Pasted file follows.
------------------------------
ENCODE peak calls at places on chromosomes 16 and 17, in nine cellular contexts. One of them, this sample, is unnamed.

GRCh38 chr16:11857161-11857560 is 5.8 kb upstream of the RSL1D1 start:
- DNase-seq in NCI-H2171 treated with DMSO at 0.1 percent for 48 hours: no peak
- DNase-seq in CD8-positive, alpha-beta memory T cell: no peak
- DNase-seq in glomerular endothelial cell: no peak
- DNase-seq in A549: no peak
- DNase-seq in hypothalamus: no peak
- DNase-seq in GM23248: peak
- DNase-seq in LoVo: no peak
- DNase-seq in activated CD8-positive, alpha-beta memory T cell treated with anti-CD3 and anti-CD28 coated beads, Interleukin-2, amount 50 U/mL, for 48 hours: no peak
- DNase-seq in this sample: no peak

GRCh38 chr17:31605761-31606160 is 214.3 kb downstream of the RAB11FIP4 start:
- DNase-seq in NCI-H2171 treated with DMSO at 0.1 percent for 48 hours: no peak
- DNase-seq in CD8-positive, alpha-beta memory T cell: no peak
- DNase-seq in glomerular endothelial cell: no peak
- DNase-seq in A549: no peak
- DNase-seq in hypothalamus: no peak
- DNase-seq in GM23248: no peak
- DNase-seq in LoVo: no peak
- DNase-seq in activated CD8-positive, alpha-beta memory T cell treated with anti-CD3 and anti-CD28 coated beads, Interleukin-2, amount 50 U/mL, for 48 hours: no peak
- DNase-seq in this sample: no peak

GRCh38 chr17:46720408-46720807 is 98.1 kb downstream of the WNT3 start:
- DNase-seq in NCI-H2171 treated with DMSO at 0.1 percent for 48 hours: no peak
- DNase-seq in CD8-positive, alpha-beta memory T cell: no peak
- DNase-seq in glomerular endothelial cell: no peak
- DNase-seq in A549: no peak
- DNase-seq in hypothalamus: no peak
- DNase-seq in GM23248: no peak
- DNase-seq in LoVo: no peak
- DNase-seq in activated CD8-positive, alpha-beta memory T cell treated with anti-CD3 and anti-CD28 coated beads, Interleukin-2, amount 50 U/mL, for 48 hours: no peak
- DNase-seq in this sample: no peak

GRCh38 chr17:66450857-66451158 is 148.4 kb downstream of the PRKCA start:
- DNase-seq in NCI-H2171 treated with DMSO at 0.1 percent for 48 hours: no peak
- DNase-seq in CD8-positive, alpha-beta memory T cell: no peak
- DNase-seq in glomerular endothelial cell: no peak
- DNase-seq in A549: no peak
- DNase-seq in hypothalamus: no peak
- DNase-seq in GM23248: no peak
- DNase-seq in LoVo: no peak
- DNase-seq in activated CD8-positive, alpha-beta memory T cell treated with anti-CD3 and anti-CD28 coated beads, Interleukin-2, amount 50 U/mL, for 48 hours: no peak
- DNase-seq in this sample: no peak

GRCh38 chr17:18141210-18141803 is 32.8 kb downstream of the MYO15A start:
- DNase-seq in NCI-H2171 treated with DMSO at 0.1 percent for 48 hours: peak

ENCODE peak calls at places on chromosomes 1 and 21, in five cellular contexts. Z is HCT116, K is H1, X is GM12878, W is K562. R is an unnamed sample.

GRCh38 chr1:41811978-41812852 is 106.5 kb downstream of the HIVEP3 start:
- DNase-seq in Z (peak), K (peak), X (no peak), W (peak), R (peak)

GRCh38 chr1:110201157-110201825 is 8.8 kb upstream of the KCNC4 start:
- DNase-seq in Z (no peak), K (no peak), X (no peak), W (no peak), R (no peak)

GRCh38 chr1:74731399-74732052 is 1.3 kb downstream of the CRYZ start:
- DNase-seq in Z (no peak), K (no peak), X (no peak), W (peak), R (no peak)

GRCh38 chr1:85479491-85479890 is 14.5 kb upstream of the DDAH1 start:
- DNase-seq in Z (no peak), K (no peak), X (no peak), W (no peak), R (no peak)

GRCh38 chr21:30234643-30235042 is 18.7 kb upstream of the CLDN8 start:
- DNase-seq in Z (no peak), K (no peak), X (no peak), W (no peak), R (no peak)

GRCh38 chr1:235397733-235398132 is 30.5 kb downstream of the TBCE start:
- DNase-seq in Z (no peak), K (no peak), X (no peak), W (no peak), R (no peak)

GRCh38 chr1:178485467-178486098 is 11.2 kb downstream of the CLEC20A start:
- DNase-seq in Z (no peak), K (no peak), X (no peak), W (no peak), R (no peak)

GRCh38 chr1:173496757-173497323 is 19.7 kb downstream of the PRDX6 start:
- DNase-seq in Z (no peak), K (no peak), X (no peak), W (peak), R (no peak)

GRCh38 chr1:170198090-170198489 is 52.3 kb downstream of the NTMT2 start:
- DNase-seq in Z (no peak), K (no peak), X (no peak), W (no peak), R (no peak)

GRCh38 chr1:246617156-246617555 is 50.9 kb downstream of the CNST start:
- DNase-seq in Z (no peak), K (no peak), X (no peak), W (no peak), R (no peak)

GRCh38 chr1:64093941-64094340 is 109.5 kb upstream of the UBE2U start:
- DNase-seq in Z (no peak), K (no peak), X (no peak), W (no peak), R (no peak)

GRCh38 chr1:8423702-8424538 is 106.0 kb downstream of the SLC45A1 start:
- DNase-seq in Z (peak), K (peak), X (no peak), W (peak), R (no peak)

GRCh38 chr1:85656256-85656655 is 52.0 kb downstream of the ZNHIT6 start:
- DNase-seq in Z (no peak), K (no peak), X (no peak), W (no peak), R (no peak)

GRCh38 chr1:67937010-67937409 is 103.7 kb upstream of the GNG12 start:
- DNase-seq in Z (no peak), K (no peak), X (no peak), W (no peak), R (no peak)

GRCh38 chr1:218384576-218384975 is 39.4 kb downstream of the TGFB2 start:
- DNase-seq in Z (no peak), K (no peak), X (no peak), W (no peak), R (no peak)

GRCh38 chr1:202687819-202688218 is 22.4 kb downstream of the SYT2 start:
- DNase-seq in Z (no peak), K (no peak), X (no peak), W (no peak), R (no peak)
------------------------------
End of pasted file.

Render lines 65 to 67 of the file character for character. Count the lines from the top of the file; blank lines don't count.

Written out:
GRCh38 chr1:64093941-64094340 is 109.5 kb upstream of the UBE2U start:
- DNase-seq in Z (no peak), K (no peak), X (no peak), W (no peak), R (no peak)

GRCh38 chr1:8423702-8424538 is 106.0 kb downstream of the SLC45A1 start: